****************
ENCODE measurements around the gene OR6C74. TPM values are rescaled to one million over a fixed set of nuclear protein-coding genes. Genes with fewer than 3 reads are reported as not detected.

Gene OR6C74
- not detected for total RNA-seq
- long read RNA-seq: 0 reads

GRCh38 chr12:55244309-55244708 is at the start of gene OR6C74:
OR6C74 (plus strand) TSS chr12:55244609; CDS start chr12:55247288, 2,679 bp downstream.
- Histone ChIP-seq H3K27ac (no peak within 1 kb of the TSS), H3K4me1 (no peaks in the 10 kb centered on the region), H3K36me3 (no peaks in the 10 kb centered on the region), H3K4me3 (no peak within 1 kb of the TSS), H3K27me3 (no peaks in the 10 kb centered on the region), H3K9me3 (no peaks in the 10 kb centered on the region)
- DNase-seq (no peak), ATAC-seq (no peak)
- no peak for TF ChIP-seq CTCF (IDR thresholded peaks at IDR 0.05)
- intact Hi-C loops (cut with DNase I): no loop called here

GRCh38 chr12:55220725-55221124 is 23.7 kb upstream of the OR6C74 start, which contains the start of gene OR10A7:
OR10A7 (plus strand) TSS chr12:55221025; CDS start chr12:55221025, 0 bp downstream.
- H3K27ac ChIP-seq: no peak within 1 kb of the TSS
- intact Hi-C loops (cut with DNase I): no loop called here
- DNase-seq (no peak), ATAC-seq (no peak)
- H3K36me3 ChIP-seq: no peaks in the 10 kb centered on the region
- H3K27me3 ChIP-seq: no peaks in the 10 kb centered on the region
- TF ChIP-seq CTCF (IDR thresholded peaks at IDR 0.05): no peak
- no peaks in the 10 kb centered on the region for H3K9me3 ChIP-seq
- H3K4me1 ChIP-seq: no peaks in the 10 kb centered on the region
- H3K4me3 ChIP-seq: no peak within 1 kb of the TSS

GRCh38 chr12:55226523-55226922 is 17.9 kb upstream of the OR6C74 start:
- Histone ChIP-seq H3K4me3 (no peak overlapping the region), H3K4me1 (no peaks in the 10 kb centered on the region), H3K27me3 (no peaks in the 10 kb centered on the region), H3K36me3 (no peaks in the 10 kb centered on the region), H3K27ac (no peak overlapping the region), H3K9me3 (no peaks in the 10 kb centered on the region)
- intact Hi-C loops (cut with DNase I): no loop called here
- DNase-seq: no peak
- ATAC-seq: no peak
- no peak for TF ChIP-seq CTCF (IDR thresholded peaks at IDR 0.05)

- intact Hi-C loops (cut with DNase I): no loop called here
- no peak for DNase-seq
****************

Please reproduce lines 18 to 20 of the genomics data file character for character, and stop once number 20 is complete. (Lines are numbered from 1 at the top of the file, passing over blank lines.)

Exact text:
- TF ChIP-seq CTCF (IDR thresholded peaks at IDR 0.05): no peak
- no peaks in the 10 kb centered on the region for H3K9me3 ChIP-seq
- H3K4me1 ChIP-seq: no peaks in the 10 kb centered on the region